<p><b>Background: </b>The female gender is considered as a risk factor for morbidity and mortality after coronary artery bypass grafting (CABG).</p>
<p><b>Aim: </b>In this analysis, we assessed the impact of female gender on early outcome after CABG.</p>
<p><b>Study Design: </b>This is a retrospective analysis of data from our center situated in South India.</p>
<p><b>Statistical Analysis: </b>Patients were categorized according to gender and potential differences in pre-operative and post-operative factors were explored. Significant risk factors were then built in a multivariate model to account for differences in predicting gender influence on surgical outcome.</p>
<p><b>Methods: </b>773 consecutive patients underwent first time CABG between January 2015 and December 2016. 96.77% of cases were performed using off-pump technique. 132 (17.07%) patients were females. These patients formed the study group.</p>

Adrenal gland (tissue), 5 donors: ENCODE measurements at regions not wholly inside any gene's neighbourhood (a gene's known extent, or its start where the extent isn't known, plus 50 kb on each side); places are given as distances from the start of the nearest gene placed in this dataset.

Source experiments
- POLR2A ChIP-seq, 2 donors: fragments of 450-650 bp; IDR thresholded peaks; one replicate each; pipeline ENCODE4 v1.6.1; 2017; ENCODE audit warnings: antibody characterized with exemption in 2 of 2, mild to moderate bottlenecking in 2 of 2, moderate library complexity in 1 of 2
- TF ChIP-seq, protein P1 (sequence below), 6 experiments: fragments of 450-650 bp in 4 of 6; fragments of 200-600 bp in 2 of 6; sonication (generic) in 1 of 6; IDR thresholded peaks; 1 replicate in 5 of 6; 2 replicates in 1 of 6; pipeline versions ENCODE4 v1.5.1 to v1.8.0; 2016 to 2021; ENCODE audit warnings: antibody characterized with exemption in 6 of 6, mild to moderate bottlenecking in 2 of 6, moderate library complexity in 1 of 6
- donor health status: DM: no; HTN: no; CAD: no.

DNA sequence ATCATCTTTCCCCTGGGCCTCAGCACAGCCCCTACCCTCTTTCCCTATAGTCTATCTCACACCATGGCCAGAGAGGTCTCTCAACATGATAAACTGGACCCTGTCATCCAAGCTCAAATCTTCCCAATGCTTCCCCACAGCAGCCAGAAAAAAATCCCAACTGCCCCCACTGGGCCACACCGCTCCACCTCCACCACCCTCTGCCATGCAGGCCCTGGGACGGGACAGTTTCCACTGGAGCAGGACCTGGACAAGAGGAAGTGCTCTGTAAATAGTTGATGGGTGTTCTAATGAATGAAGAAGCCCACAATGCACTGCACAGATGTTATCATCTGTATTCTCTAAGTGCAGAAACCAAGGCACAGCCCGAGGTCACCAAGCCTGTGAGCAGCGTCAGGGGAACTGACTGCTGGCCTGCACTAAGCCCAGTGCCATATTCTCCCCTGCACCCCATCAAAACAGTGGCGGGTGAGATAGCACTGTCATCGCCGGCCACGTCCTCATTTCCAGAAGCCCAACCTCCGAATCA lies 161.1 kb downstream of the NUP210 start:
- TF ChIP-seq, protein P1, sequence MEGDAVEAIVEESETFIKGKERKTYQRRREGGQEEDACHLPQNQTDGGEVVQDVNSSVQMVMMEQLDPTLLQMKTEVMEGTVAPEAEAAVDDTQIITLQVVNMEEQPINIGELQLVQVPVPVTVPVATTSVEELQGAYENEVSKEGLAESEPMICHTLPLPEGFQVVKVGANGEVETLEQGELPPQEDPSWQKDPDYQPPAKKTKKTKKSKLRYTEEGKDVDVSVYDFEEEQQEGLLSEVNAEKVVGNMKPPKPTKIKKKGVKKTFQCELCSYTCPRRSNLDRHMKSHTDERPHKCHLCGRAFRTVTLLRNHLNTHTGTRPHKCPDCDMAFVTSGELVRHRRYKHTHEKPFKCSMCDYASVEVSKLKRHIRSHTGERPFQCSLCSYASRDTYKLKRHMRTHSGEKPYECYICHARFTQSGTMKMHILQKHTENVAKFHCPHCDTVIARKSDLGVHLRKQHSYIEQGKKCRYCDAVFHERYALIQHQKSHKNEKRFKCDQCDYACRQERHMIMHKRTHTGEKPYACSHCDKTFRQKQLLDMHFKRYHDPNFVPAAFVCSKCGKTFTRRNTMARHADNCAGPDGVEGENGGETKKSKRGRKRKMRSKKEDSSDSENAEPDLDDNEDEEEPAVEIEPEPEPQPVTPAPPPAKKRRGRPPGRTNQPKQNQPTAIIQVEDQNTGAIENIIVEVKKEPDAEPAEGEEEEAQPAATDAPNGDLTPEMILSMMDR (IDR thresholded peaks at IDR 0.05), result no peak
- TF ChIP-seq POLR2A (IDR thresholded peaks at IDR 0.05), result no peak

<p><b>Results: </b>The in-house/ 30-day mortality in females was similar to that of males (3.03% vs. 3.12%, p value 0.957). Mediastinitis developed more commonly in females (5.35% vs. 1.30%; p value 0.004) compared to males. There were more re-admissions to hospital for female patients (21.37% in females vs. 10.14% in males, p value <0.001). In multivariate analysis using logistic regression; there was a significant association between age (OR 1.08), chronic obstructive airway disease (OR 4.315), and use of therapeutic antibiotics (OR 6.299), IABP usage (OR 11.18) and renal failure requiring dialysis (OR 28.939) with mortality.</p>
<p><b>Conclusions: </b>Early mortality in females was similar to that of males. Females were associated with higher rate of wound infection and readmission to hospital.</p>
A. Gurram, Krishna, N., Anu Vasudevan, Baquero, L. Alberto, Jayant, A., and Dr. Praveen Varma, “Female Gender is not a Risk Factor for Early Mortality after Coronary Artery Bypass Grafting.”, Ann Card Anaesth, vol. 22, no. 2, pp. 187-193, 2019.